# the proof of Markov chain recurrent state in the book Neural Networks and Learning Machines

It's about the definition of a recurrent state. I think there might be something wrong in this book. it is said as following.

Suppose a Markov chain starts in state i. State i is said to be a recurrent state if the Markov chain returns to state i with probability 1; that is,
pi =P(ever returning to state i) =1
If the probability pi is less than 1, state iis said to be a transientstate (Leon-Garcia, 1994). If the Markov chain starts in a recurrent state, that state reoccurs an infinite number of times. If it starts in a transient state, that state reoccurs only a finite number of times, which may be explained as follows: We may view the reoccurrence of state i as a Bernoulli trial with a probability of success equal to pi .The number of returns is thus a geometric random variable with a mean of (1 - 1/pi). If pi < 1, it follows that the number of an infinite number of successes is zero.Therefore, a transient state does not reoccur after some finite number of returns.

You can see those italics. I can't figure out what kind of the Bernoulli trail it is. Why it has a mean of (1 - 1/pi), which indicates that when pi < 1, the mean is less than zero. Maybe it is a typo, maybe it should have meant to be (1/pi - 1). But it still seems make no sense. I mean if you want to prove that the probability for a transient state to reoccur an infinite number of times is zero, you can just use the limitation of pi^n is zero when pi<1. It has really confused me for quite a long time. Anyone has any advice here?

• This might attract more attention with a more descriptive title. As it stands, the answer to the title question seems to be "yes, someone somewhere has read Neural Networks and Learning Machines." – Sycorax says Reinstate Monica Sep 14 '17 at 14:42
• @Sycorax yes you are right – Yu Gu Sep 14 '17 at 15:19

There might be a mistake somewhere along the line, because the book should say:

The expected number of returns is $$\frac{p_i}{1 - p_i}.$$

But the main idea is still there. This is an invocation of the geometric series, which you can derive as follows:

Consider the series $$S = \sum_{j=0}^N x^j$$ for any complex $x \ne 0.$ This series has an exact solution which you can obtain by both multiplying and dividing by $1-x$: $$\begin{split} S &= \frac{1}{1-x} (1-x) S \\ &= \frac{1}{1-x} \sum_{j=0}^N x^j (1-x) \\ &= \frac{1}{1-x} \left[ \sum_{j=0}^N x^j - \sum_{j=1}^{N+1} x^j \right] \\ &= \frac{1 - x^{N+1}}{1-x}, \end{split}$$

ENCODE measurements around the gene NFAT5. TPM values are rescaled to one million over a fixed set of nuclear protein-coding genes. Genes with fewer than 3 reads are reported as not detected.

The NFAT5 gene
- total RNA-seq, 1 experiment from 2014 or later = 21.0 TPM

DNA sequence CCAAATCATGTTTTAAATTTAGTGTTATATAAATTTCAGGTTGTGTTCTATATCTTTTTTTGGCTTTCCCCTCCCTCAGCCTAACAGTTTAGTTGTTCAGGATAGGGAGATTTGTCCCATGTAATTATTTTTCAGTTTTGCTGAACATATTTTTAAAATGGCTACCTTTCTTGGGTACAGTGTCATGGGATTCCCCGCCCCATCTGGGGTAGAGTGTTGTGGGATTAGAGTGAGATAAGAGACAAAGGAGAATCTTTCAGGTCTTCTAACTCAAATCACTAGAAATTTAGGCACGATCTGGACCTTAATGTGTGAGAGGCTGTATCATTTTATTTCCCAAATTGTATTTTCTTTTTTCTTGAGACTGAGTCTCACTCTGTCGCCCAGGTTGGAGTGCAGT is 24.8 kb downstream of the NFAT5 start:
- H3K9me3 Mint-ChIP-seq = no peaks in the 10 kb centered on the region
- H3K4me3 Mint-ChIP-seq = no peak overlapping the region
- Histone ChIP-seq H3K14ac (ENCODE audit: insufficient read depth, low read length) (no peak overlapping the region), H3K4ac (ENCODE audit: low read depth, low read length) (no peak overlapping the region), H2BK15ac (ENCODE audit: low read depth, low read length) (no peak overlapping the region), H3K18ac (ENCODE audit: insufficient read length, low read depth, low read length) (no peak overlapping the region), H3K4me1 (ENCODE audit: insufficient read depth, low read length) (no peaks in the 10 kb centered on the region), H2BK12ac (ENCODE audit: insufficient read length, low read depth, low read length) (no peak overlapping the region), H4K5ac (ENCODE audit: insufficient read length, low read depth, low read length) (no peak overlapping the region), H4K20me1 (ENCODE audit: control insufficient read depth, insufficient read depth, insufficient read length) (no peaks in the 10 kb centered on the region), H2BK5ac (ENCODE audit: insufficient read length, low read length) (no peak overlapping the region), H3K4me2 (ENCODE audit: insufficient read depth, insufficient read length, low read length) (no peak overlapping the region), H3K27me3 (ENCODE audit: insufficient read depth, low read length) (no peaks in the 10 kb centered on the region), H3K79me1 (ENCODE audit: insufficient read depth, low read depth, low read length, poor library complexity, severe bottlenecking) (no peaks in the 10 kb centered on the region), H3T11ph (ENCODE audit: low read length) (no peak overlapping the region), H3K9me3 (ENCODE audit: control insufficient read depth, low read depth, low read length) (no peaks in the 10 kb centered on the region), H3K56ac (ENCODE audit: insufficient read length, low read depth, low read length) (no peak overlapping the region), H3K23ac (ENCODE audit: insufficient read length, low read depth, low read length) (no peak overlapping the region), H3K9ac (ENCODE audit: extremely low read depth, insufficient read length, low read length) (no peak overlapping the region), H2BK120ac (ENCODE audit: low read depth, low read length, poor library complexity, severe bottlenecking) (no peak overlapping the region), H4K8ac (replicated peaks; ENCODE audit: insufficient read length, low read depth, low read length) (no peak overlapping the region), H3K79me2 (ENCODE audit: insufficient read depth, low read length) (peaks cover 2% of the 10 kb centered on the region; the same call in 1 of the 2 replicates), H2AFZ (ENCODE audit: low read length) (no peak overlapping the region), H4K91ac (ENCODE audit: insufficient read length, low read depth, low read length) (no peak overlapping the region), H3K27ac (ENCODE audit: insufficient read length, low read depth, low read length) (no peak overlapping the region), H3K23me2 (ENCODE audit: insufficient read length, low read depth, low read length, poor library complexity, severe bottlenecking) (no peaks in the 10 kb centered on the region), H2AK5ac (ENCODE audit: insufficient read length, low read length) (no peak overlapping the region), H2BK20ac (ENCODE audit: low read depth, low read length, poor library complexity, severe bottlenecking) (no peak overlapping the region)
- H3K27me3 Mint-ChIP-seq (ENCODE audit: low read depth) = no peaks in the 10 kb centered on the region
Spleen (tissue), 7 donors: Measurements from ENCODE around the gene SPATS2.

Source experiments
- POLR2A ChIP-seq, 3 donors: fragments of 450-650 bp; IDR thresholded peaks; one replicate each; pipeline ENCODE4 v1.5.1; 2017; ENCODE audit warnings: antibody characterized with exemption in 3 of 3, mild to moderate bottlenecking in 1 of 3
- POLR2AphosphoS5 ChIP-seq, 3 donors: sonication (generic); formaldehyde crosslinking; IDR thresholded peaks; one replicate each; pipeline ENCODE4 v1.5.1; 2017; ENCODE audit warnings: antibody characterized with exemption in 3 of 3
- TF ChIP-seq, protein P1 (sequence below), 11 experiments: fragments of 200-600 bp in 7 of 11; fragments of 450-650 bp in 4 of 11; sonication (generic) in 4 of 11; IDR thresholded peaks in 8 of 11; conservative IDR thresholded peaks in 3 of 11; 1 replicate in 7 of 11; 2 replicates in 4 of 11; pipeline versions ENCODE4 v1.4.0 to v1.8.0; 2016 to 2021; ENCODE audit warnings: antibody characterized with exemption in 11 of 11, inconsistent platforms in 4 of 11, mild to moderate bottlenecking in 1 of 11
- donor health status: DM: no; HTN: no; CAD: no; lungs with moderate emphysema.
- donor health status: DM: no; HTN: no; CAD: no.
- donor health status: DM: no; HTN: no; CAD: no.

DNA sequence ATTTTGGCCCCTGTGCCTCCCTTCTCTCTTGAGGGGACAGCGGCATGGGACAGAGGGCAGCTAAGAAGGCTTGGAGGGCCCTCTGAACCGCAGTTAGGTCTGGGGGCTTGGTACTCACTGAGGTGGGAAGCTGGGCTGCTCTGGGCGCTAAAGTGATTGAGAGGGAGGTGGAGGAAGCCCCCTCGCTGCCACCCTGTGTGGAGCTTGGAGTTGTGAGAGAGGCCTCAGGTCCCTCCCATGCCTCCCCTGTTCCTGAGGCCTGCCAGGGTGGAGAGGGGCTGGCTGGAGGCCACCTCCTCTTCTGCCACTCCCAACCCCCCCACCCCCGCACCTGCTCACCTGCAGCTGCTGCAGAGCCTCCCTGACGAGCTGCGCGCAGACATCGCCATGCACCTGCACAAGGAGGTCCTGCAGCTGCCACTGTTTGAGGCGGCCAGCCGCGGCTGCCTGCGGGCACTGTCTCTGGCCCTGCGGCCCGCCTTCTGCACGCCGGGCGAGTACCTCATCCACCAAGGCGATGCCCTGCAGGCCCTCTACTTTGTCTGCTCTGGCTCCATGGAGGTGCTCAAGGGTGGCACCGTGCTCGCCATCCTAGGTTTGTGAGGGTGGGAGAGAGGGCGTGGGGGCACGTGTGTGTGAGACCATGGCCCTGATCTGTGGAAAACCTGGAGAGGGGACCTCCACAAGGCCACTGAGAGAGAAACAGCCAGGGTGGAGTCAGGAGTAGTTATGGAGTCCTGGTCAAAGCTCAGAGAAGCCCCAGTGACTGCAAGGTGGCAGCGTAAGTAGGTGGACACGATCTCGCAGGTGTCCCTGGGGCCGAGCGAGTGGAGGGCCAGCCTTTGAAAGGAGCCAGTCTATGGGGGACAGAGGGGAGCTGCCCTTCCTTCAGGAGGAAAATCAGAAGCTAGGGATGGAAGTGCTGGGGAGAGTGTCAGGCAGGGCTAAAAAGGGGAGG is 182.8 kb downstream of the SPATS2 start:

where, in the last step, I simply subtracted all the identical terms from both sums.

For $|x < 1|,$ using the above result we can see that $$\lim_{N \rightarrow \infty} \sum_{n=0}^N x^n = \frac{1}{1-x},$$ which is the geometric series result used by the textbook.

Now, if you have a Markov chain in state $i$ with probability $p_i$ of returning to state $i$ at least once at a later time, then it has a probability $p_i^n$ of returning to state $i$ at least $n$ times. The expected number of times to return to $i$ is just the sum over the number of possible times it can return to $i$ multiplied by the probability of returning to it that number of times. Because the probability of returning to state $i$ exactly $n$ times is $p_i^n (1 - p_i),$ then the expected number of times it will return to state $i$ is,

$$\begin{split} E(\text{num returns}) &= \sum_{j=0}^\infty j p_i^j (1 - p_i) \\ &= p_i (1-p_i) \sum_{j=0}^\infty j p_i^{j-1} \\ &= p_i (1-p_i) \frac{d}{d p_i} \sum_{j=0}^\infty p_i^j \\ &= p_i (1-p_i) \frac{d}{d p_i} \frac{1}{1-p_i} \\ &= \frac{p_i}{1 - p_i}. \end{split}$$

Your alternative proof is insufficient. To simply assert that $\lim_{N\rightarrow\infty}p(N\text{ returns}) = 0$ does not imply that the expected number of returns is finite. There are series' that diverge, where the terms still approach zero as the series progresses. For example, suppose the probability of hitting state $i$ exactly $N$ times is $6 / (\pi N)^2$ for $N>0$ and $0$ for $N=0$ (this is a valid probability mass function). The limit of the terms in this sequence is still $0$ for infinite $N$, however, the expected number of times the state returns to $i$ would be represented by a divergent series, and thus, would not be finite.

• thank you a lot. so $lim_{N->\infity}{p(N returns)} = 0$ is a necessary but insufficient condition – Yu Gu Sep 15 '17 at 6:06